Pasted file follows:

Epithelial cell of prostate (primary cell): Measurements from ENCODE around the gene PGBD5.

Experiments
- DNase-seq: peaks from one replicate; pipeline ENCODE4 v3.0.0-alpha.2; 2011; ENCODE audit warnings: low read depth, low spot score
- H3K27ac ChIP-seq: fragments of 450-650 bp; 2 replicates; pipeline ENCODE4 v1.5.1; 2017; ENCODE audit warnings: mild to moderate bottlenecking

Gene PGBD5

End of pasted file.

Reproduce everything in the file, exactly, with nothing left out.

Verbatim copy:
Epithelial cell of prostate (primary cell): Measurements from ENCODE around the gene PGBD5.

Experiments
- DNase-seq: peaks from one replicate; pipeline ENCODE4 v3.0.0-alpha.2; 2011; ENCODE audit warnings: low read depth, low spot score
- H3K27ac ChIP-seq: fragments of 450-650 bp; 2 replicates; pipeline ENCODE4 v1.5.1; 2017; ENCODE audit warnings: mild to moderate bottlenecking

Gene PGBD5